Praveena Manogaran and Christine Walker have developed a new model with which substances can be tested to protect the vision of MS patients in the future. For this they have received the Swiss OpthAWARD.
Multiple sclerosis is an inflammatory and neurodegenerative autoimmune disease of the central nervous system, which in 20-30 % of cases leads to visual impairment. Recent studies show that MS patients classify vision as their most important bodily function. Yet, the only currently available treatment is high-dose corticosteroids.
Praveena Manogaran and Christine Walker-Egger from the MINDS research group (Multimodal Imaging in Neuroimmunological Diseases) under the direction of Prof. Sven Schippling used optical coherence tomography (OCT), structural and quantitative magnetic resonance imaging and histological examinations, to assess neurodegenerative processes in the visual pathway in the mouse model of MS (EAE). The study for which they have received the OpthAWARD was published in the July 2018 issue of Neuroimage.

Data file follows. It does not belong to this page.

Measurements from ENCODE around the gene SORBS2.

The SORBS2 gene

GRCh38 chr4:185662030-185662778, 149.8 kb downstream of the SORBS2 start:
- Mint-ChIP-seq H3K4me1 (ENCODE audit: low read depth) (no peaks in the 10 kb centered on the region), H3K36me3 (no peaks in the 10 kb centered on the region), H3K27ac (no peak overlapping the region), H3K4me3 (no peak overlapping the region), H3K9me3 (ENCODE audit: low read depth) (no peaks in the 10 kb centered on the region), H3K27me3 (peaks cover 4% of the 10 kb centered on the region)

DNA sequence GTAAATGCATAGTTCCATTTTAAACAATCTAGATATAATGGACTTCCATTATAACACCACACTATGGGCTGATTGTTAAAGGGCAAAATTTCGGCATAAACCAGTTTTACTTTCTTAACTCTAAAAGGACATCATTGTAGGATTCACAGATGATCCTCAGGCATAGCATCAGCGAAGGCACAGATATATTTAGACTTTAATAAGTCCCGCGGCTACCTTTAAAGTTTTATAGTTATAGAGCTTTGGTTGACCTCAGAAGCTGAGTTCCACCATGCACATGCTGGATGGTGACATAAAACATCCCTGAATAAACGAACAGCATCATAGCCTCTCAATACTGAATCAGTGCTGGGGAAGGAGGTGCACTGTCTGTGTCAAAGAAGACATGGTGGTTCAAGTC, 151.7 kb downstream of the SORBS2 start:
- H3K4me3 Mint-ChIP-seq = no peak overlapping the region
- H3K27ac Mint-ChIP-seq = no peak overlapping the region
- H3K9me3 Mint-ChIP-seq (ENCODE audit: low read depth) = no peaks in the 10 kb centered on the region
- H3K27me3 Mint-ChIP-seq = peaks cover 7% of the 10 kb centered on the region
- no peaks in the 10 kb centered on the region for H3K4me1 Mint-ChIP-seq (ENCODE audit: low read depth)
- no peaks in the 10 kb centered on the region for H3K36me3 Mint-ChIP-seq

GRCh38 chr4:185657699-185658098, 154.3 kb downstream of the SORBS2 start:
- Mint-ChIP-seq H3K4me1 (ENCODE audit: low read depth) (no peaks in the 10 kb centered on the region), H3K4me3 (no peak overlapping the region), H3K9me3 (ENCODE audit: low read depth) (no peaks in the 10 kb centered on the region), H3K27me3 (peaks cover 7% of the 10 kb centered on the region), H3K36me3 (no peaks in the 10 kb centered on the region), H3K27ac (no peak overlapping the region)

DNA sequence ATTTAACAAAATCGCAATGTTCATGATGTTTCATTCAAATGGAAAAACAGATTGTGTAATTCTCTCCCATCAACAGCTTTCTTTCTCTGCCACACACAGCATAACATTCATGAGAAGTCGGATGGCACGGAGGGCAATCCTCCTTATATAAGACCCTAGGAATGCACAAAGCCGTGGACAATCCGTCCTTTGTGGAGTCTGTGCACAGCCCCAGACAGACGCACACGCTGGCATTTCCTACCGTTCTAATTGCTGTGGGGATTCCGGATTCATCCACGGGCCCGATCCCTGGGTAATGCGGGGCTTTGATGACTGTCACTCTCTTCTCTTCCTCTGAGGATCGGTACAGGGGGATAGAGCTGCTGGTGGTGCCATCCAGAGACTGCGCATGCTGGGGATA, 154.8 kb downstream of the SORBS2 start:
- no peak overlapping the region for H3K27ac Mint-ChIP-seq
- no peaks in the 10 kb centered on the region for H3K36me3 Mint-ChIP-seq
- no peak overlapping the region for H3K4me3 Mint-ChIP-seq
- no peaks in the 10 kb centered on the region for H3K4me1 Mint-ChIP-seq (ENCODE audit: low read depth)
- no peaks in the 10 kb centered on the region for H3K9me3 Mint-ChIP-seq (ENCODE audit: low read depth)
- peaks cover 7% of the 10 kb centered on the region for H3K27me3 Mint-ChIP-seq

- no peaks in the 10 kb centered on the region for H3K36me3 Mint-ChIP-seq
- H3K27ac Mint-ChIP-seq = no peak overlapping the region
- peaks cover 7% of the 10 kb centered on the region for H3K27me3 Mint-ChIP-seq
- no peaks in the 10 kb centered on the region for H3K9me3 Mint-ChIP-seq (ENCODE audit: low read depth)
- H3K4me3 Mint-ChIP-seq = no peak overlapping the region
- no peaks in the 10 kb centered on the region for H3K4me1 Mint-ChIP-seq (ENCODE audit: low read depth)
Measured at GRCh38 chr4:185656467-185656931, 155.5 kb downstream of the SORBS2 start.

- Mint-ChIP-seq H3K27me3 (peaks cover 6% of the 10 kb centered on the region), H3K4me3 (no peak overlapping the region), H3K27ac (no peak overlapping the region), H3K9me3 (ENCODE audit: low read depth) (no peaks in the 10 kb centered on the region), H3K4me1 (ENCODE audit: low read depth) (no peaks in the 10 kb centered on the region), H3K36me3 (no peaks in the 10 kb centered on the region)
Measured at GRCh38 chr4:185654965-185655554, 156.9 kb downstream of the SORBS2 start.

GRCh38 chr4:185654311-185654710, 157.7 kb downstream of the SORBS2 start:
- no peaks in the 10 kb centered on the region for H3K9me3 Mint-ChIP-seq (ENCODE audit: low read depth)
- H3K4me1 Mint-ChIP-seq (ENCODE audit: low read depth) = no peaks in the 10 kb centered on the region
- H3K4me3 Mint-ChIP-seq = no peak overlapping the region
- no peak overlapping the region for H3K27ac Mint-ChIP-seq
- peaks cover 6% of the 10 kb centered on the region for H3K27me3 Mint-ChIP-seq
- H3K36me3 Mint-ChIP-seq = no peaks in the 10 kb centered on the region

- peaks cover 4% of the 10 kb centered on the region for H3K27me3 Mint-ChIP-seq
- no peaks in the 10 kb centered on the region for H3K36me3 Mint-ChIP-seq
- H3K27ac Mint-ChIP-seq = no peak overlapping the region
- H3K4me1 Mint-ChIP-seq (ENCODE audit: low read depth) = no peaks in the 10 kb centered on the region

In their report, the jury wrote that the use of the combination of these techniques, which are already available in the clinic, can serve as an effective instrument for the development of substances with neuroprotective or neuro-regenerative potential and thus help to close an important gap in MS therapy.
The researchers were awarded during the Swiss Society of Ophthalmology (SOG-SSO) in Interlaken, end of August.
The SWISS OphthAWARD for researchers in the field of visual systems is intended to reward the basic and clinical research activities of scientists up to the age of 44. The SOG-SSO is responsible for the implementation, evaluation and awarding of prizes. See website
Exploring experimental autoimmune optic neuritis using multimodal imaging. Manogaran P, Walker-Egger C, Samardzija M, Waschkies C, Grimm C, Rudin M, Schippling S. Neuroimage. 2018 Jul 15;175:327-339. PubMed Abstract